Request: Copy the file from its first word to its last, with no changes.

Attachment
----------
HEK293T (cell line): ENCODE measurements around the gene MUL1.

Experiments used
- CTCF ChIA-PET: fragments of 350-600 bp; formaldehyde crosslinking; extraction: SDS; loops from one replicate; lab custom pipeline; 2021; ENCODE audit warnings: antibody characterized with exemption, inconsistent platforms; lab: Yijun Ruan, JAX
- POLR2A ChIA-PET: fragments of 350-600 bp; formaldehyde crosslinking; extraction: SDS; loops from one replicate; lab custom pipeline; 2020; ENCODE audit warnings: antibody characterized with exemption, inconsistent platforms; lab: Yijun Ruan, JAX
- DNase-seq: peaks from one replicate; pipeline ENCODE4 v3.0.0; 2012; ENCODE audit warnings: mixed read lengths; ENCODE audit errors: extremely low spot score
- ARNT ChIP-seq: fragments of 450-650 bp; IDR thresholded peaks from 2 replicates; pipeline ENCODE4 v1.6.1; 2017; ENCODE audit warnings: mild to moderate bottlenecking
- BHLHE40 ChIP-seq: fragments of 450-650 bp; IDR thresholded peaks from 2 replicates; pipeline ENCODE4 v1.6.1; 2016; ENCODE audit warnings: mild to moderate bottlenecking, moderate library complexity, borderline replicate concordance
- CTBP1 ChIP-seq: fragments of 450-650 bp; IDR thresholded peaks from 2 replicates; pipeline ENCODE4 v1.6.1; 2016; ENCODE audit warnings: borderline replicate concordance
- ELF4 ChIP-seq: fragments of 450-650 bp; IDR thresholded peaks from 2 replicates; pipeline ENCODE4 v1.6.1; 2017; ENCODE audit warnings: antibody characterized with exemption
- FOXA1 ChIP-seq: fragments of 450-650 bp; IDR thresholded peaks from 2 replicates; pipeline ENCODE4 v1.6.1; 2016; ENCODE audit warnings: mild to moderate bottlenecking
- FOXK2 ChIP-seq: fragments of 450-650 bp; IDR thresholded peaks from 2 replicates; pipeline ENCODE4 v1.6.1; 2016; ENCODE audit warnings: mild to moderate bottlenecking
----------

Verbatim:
HEK293T (cell line): ENCODE measurements around the gene MUL1.

Experiments used
- CTCF ChIA-PET: fragments of 350-600 bp; formaldehyde crosslinking; extraction: SDS; loops from one replicate; lab custom pipeline; 2021; ENCODE audit warnings: antibody characterized with exemption, inconsistent platforms; lab: Yijun Ruan, JAX
- POLR2A ChIA-PET: fragments of 350-600 bp; formaldehyde crosslinking; extraction: SDS; loops from one replicate; lab custom pipeline; 2020; ENCODE audit warnings: antibody characterized with exemption, inconsistent platforms; lab: Yijun Ruan, JAX
- DNase-seq: peaks from one replicate; pipeline ENCODE4 v3.0.0; 2012; ENCODE audit warnings: mixed read lengths; ENCODE audit errors: extremely low spot score
- ARNT ChIP-seq: fragments of 450-650 bp; IDR thresholded peaks from 2 replicates; pipeline ENCODE4 v1.6.1; 2017; ENCODE audit warnings: mild to moderate bottlenecking
- BHLHE40 ChIP-seq: fragments of 450-650 bp; IDR thresholded peaks from 2 replicates; pipeline ENCODE4 v1.6.1; 2016; ENCODE audit warnings: mild to moderate bottlenecking, moderate library complexity, borderline replicate concordance
- CTBP1 ChIP-seq: fragments of 450-650 bp; IDR thresholded peaks from 2 replicates; pipeline ENCODE4 v1.6.1; 2016; ENCODE audit warnings: borderline replicate concordance
- ELF4 ChIP-seq: fragments of 450-650 bp; IDR thresholded peaks from 2 replicates; pipeline ENCODE4 v1.6.1; 2017; ENCODE audit warnings: antibody characterized with exemption
- FOXA1 ChIP-seq: fragments of 450-650 bp; IDR thresholded peaks from 2 replicates; pipeline ENCODE4 v1.6.1; 2016; ENCODE audit warnings: mild to moderate bottlenecking
- FOXK2 ChIP-seq: fragments of 450-650 bp; IDR thresholded peaks from 2 replicates; pipeline ENCODE4 v1.6.1; 2016; ENCODE audit warnings: mild to moderate bottlenecking